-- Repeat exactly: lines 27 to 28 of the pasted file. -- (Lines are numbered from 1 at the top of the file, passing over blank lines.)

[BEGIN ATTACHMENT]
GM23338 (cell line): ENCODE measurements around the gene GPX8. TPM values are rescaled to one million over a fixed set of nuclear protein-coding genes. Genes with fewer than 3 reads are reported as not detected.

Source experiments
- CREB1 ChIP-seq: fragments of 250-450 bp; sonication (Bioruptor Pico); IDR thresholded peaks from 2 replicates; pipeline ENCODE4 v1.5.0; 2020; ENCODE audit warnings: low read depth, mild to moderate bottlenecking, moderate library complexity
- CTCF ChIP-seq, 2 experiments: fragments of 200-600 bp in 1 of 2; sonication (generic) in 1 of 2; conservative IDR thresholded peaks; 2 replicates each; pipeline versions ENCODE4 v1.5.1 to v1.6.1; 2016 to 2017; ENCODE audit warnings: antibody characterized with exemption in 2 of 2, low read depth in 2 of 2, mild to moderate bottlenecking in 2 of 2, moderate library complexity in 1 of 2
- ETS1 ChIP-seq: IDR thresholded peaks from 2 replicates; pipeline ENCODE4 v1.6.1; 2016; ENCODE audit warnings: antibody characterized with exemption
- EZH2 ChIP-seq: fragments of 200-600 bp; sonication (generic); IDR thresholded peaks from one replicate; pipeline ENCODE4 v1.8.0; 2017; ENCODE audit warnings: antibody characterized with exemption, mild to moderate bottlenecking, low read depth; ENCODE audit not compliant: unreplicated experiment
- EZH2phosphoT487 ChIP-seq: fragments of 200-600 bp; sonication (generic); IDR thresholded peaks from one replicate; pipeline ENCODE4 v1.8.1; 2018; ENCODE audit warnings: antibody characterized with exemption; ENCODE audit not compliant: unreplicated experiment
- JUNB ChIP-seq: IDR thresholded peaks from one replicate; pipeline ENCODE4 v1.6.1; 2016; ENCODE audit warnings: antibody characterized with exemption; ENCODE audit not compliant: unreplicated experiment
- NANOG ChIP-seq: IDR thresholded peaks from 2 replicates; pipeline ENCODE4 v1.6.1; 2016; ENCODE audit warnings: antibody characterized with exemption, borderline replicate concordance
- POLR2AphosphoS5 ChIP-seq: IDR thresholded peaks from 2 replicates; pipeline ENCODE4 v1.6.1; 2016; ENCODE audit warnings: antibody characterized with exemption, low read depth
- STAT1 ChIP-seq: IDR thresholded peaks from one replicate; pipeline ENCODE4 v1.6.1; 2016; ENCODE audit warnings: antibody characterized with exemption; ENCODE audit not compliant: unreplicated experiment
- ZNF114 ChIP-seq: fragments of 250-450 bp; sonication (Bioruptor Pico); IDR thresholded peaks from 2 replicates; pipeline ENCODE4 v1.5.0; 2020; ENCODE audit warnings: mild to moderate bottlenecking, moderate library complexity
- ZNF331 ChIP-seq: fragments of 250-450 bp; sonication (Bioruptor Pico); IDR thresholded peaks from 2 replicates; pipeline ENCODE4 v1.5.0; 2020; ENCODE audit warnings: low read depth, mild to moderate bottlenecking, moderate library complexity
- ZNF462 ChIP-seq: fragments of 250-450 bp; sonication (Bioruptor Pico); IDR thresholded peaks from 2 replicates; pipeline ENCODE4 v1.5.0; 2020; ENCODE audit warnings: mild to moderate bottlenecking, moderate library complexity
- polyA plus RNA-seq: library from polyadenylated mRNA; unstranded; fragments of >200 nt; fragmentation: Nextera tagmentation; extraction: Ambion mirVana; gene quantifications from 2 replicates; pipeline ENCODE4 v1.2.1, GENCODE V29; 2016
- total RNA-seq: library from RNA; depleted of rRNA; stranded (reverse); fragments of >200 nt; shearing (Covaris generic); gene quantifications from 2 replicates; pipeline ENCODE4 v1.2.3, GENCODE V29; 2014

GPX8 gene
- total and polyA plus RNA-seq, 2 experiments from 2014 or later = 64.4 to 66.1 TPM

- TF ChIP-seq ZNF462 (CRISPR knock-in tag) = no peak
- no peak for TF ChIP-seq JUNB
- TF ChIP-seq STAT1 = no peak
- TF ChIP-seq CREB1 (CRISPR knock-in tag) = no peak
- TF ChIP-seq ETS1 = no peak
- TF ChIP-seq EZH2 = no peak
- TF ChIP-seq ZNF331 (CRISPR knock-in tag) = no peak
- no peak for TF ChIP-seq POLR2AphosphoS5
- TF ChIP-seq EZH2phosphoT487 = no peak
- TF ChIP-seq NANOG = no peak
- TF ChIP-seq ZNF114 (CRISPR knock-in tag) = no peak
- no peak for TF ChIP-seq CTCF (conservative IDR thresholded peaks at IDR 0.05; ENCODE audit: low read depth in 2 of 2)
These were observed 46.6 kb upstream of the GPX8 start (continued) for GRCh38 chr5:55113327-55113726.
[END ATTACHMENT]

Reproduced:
- TF ChIP-seq EZH2phosphoT487 = no peak
- TF ChIP-seq NANOG = no peak